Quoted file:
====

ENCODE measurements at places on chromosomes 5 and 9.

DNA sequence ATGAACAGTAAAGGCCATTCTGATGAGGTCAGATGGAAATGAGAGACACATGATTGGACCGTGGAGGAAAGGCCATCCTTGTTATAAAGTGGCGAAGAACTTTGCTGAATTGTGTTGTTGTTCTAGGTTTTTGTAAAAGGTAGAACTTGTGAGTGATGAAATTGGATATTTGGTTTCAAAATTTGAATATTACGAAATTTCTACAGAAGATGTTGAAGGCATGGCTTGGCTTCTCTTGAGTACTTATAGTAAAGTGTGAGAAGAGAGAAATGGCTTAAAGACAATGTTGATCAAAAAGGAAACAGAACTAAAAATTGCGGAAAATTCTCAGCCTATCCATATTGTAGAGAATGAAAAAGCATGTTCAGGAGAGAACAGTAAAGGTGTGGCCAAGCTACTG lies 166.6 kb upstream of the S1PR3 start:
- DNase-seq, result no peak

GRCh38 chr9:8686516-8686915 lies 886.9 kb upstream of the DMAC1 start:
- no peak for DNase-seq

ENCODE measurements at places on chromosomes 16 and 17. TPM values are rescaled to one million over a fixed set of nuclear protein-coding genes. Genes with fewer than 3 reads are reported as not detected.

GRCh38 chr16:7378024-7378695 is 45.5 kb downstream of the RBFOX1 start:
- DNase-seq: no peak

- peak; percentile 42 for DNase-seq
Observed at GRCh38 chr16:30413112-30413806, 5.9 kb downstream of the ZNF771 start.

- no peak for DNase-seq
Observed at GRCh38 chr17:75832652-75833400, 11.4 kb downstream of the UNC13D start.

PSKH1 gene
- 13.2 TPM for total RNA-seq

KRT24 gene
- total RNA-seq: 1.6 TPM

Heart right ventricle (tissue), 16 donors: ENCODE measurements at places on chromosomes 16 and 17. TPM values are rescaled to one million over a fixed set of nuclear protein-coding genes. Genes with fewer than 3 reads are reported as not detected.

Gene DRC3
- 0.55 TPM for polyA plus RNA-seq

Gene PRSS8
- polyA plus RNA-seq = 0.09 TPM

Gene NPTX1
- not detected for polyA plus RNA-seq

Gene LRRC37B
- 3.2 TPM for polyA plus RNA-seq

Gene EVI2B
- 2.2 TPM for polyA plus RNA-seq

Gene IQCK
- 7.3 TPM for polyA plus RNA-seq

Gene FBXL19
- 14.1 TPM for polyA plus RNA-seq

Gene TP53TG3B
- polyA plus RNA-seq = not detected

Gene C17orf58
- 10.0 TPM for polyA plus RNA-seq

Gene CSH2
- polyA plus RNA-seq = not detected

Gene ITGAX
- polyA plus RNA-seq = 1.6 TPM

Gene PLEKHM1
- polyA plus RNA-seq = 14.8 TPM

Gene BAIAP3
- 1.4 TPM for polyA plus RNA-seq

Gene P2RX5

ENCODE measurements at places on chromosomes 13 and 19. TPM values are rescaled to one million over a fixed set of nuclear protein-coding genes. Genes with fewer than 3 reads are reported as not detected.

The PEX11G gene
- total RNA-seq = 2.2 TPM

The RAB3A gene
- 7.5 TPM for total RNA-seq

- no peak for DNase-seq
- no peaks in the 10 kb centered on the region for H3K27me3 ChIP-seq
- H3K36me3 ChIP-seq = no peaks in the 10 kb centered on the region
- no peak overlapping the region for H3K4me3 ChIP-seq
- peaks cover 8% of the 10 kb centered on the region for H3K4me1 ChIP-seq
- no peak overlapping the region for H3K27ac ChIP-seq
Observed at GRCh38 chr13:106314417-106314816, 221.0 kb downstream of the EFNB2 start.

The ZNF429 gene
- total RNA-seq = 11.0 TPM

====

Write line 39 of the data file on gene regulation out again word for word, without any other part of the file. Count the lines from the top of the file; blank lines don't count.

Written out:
- polyA plus RNA-seq = 1.6 TPM